Those three years seemed to go by in a blink of an eye. Yet, that day on the beach seemed like a lifetime ago.
He and his brother fished all night, catching nothing. In the morning, an itinerant preacher came by and asked to use his boat to preach from. After the sermon, a miraculous catch of fish, and then Peter heard the words of Jesus he would never, ever forget.
“Follow me, I will make you fishers of men. Do not be afraid.”
Afraid? Peter wasn’t afraid of anything! He would stand up to even Jesus when he didn’t like what he was hearing!
But then the betrayal by Judas, the arrest by the temple guards, and the farce of a trial at the High Priest’s house.
This man who earlier wasn’t afraid to confess boldly that Jesus was the Christ, the Son of Living God, cowered in fear before a servant girl. All she did was ask him if he was one of Jesus’ followers.
Three times, Peter ended up denying he even knew Jesus.
Then the crucifixion and the bitterness of living through that Saturday with the knowledge that he had all but nailed Jesus to that cross.
Yes, all that changed the next day. Jesus was suddenly there! The tomb was empty – he had seen it was empty – and Jesus was there with him in the upper room that afternoon!
Then Jesus was gone. Peter saw Him ascend to the heavens.
Peter mulled that over for 10 days.
He gathered again with his brothers and sisters in the Upper Room. Suddenly a loud sound, like a rushing wind, and what appeared to be tongues of flame!
This was it! The promised gift! Jesus said He would send the Holy Spirit and this was it!
This man who stood up to the Son of God, then cowered in fear before a servant girl, now found himself standing before a crowd of thousands.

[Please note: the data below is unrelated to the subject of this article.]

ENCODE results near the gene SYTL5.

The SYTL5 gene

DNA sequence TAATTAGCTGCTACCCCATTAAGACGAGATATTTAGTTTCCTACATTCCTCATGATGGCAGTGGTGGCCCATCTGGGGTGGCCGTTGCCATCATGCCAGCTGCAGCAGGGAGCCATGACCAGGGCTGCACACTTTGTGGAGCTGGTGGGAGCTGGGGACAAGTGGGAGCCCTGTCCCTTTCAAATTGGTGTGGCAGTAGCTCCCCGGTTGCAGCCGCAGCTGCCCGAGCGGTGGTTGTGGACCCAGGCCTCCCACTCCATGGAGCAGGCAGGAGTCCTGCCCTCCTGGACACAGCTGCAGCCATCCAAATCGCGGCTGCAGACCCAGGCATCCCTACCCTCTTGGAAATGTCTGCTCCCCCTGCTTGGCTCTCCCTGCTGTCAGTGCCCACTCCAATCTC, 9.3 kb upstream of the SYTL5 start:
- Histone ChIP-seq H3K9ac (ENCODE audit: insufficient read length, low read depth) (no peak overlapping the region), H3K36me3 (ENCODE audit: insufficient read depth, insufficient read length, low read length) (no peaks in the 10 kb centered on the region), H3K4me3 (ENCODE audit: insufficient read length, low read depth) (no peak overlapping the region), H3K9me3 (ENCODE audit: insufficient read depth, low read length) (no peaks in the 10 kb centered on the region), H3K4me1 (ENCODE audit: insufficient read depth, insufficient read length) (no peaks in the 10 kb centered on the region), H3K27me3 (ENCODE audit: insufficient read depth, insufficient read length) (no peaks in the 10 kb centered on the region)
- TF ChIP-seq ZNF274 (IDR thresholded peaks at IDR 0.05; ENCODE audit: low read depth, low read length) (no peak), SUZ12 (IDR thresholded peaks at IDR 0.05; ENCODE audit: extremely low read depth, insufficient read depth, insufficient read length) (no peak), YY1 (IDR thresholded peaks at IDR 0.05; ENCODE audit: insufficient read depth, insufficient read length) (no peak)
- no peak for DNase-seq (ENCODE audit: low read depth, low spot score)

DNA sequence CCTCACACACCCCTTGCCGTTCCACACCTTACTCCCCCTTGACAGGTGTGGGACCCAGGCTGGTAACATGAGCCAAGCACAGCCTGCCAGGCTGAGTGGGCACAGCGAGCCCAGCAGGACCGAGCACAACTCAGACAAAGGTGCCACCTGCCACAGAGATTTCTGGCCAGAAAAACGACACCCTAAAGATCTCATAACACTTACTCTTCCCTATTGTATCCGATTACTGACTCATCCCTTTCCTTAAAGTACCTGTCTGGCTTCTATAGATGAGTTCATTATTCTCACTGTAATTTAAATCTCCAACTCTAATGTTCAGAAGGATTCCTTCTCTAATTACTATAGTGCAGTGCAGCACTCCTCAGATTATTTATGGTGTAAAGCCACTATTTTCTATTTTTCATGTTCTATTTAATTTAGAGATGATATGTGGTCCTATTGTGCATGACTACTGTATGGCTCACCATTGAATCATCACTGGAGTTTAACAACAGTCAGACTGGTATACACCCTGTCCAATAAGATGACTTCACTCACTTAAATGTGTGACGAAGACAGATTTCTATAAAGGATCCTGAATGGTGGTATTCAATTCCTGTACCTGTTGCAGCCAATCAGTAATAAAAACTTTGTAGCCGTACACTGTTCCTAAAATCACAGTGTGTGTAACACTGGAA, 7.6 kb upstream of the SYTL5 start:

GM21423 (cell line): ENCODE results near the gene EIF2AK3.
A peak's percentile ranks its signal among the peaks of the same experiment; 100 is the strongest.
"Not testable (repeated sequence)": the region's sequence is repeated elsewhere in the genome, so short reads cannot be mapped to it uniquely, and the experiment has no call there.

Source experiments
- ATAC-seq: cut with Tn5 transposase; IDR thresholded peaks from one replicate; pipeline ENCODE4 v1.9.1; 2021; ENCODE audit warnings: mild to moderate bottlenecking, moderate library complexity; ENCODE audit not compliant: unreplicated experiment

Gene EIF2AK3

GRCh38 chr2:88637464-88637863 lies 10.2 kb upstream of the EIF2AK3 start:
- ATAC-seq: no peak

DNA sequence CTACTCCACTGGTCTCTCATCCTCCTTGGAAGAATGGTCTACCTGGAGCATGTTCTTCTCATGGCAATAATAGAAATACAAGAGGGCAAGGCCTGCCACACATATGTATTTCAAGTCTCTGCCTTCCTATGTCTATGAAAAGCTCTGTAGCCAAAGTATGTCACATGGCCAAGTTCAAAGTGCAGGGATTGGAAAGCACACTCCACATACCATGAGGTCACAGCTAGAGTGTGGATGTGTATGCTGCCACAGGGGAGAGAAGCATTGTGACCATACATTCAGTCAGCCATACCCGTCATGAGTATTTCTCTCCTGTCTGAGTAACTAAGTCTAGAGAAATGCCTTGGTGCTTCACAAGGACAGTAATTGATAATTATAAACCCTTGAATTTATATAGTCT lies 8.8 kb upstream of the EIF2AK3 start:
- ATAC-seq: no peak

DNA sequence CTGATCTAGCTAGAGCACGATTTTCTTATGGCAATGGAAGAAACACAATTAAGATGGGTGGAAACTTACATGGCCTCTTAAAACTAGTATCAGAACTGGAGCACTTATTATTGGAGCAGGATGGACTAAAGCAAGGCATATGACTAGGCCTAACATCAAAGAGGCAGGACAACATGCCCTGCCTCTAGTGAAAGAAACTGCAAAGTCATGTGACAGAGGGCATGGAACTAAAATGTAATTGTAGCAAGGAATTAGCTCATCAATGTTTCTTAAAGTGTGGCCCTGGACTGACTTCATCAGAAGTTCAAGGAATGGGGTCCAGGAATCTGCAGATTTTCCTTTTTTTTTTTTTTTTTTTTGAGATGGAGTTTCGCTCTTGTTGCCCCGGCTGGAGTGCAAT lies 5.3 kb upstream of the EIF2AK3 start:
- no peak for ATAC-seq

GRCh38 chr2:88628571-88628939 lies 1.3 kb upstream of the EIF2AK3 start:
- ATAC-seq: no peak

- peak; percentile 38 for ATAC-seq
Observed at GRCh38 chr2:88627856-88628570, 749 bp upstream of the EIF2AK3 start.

“Men of Judea and all who dwell in Jerusalem, let this be known to you, and give ear to my words.”
And when he was finished speaking, the Holy Spirit converted over 3000 people – the Christian Church was born and set into motion!
Ah, those were heady days for Peter. But now he finds himself in a very different place. Chained to a wall, in a damp and dark Roman jail. His death sentence was delivered and he was waiting for his own crucifixion.
“In this you rejoice, though now for a little while, if necessary, you have been grieved by various trials….”
Peter didn’t ask, “Why?” As in “Why me?” Rather, he focused on “What for?” For what reason do we suffer? What will be the good in my own death on a cross?
“…so that the tested genuineness of your faith—more precious than gold that perishes though it is tested by fire—may be found to result in praise and glory and honor at the revelation of Jesus Christ.”
When you go through tough and terrible times, it is only natural to ask, “Why me?”
But I challenge you (and myself!), by the power of the Holy Spirit, to ask instead, “What for?” And to know this answer – to give God glory so others may know the hope that you have within you!